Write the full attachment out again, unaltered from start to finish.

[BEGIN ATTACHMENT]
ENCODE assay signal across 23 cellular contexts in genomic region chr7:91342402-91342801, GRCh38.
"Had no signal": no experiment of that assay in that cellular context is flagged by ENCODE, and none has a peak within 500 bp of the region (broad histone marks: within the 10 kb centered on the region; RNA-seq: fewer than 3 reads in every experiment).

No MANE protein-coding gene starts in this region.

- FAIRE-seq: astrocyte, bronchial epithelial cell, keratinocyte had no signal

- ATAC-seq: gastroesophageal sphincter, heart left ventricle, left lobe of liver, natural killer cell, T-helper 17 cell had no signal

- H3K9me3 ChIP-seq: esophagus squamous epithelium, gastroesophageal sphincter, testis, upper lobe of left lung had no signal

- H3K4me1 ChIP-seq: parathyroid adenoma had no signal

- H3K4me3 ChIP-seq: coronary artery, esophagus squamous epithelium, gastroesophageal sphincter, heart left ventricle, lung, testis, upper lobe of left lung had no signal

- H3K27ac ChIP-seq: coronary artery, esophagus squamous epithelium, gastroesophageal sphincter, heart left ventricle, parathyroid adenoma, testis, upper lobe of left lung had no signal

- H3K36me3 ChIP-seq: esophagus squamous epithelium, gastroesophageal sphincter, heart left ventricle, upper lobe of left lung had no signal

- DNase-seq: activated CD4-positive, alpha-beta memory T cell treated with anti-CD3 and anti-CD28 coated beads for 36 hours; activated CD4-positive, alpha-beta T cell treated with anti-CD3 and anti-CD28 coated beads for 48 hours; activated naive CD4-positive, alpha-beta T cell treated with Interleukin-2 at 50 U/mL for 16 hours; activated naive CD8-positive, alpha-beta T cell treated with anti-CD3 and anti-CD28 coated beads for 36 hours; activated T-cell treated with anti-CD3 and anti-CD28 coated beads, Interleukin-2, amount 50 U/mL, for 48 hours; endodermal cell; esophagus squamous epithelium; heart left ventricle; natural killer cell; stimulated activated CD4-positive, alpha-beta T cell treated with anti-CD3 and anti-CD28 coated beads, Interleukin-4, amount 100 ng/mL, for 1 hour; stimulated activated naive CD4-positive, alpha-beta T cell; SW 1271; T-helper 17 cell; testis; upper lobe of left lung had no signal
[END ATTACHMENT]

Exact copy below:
ENCODE assay signal across 23 cellular contexts in genomic region chr7:91342402-91342801, GRCh38.
"Had no signal": no experiment of that assay in that cellular context is flagged by ENCODE, and none has a peak within 500 bp of the region (broad histone marks: within the 10 kb centered on the region; RNA-seq: fewer than 3 reads in every experiment).

No MANE protein-coding gene starts in this region.

- FAIRE-seq: astrocyte, bronchial epithelial cell, keratinocyte had no signal

- ATAC-seq: gastroesophageal sphincter, heart left ventricle, left lobe of liver, natural killer cell, T-helper 17 cell had no signal

- H3K9me3 ChIP-seq: esophagus squamous epithelium, gastroesophageal sphincter, testis, upper lobe of left lung had no signal

- H3K4me1 ChIP-seq: parathyroid adenoma had no signal

- H3K4me3 ChIP-seq: coronary artery, esophagus squamous epithelium, gastroesophageal sphincter, heart left ventricle, lung, testis, upper lobe of left lung had no signal

- H3K27ac ChIP-seq: coronary artery, esophagus squamous epithelium, gastroesophageal sphincter, heart left ventricle, parathyroid adenoma, testis, upper lobe of left lung had no signal

- H3K36me3 ChIP-seq: esophagus squamous epithelium, gastroesophageal sphincter, heart left ventricle, upper lobe of left lung had no signal

- DNase-seq: activated CD4-positive, alpha-beta memory T cell treated with anti-CD3 and anti-CD28 coated beads for 36 hours; activated CD4-positive, alpha-beta T cell treated with anti-CD3 and anti-CD28 coated beads for 48 hours; activated naive CD4-positive, alpha-beta T cell treated with Interleukin-2 at 50 U/mL for 16 hours; activated naive CD8-positive, alpha-beta T cell treated with anti-CD3 and anti-CD28 coated beads for 36 hours; activated T-cell treated with anti-CD3 and anti-CD28 coated beads, Interleukin-2, amount 50 U/mL, for 48 hours; endodermal cell; esophagus squamous epithelium; heart left ventricle; natural killer cell; stimulated activated CD4-positive, alpha-beta T cell treated with anti-CD3 and anti-CD28 coated beads, Interleukin-4, amount 100 ng/mL, for 1 hour; stimulated activated naive CD4-positive, alpha-beta T cell; SW 1271; T-helper 17 cell; testis; upper lobe of left lung had no signal